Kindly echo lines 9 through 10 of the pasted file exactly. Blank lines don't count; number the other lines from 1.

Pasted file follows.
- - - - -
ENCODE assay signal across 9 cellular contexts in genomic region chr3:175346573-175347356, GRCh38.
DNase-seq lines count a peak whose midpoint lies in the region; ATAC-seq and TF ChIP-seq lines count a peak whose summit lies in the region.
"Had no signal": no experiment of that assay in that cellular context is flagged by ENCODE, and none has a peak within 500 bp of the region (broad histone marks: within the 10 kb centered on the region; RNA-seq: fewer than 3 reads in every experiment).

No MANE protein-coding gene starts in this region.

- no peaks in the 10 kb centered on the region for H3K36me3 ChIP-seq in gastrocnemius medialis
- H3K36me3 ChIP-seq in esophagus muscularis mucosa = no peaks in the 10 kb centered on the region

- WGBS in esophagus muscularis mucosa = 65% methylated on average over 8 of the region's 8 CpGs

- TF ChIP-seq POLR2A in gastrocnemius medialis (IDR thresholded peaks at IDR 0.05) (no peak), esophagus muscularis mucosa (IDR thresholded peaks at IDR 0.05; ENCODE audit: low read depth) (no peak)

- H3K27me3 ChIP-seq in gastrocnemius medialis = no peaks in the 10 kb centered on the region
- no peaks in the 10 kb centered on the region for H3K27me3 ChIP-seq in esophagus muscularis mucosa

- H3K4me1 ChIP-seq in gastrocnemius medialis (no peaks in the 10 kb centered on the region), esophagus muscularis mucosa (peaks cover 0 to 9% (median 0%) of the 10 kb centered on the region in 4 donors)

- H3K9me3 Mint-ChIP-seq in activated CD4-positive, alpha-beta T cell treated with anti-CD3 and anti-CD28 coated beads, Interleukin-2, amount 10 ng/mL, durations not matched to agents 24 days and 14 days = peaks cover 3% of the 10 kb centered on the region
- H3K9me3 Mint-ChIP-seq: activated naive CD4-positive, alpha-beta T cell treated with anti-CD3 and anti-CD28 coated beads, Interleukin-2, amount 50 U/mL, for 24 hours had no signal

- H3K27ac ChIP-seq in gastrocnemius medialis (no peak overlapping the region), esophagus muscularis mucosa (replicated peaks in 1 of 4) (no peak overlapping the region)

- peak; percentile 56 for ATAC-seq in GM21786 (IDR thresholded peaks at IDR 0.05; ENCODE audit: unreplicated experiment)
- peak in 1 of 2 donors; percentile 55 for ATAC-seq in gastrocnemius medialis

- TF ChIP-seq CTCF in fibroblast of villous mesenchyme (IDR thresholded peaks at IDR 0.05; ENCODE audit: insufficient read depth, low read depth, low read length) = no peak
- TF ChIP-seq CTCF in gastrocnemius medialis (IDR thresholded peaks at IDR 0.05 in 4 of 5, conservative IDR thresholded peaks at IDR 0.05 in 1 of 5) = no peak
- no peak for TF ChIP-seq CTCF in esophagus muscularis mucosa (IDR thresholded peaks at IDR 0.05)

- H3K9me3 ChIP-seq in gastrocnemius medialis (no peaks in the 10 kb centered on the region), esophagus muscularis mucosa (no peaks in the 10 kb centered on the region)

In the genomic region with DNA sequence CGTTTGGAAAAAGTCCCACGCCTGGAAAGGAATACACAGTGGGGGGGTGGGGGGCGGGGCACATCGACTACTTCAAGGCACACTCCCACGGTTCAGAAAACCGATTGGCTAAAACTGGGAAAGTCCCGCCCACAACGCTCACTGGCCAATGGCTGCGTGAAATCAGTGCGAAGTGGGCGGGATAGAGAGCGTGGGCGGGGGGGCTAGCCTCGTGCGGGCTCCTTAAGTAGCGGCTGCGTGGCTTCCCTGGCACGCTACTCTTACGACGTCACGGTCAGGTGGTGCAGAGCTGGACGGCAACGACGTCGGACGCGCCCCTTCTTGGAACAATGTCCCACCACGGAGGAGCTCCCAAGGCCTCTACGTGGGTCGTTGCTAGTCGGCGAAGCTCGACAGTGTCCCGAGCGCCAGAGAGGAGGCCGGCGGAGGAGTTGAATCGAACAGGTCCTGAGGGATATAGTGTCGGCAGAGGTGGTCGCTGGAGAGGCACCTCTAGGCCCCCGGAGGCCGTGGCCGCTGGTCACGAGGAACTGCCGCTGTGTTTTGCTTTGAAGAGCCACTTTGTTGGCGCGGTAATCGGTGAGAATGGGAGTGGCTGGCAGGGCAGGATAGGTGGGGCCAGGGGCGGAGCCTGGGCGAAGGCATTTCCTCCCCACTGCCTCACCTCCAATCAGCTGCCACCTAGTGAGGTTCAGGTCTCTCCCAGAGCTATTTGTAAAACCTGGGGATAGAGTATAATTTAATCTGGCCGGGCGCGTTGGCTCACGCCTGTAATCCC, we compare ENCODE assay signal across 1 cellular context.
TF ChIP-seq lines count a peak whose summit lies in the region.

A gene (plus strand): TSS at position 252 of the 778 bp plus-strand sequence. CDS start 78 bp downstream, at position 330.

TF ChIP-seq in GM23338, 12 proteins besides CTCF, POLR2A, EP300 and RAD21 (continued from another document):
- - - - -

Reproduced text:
- H3K27me3 ChIP-seq in gastrocnemius medialis = no peaks in the 10 kb centered on the region
- no peaks in the 10 kb centered on the region for H3K27me3 ChIP-seq in esophagus muscularis mucosa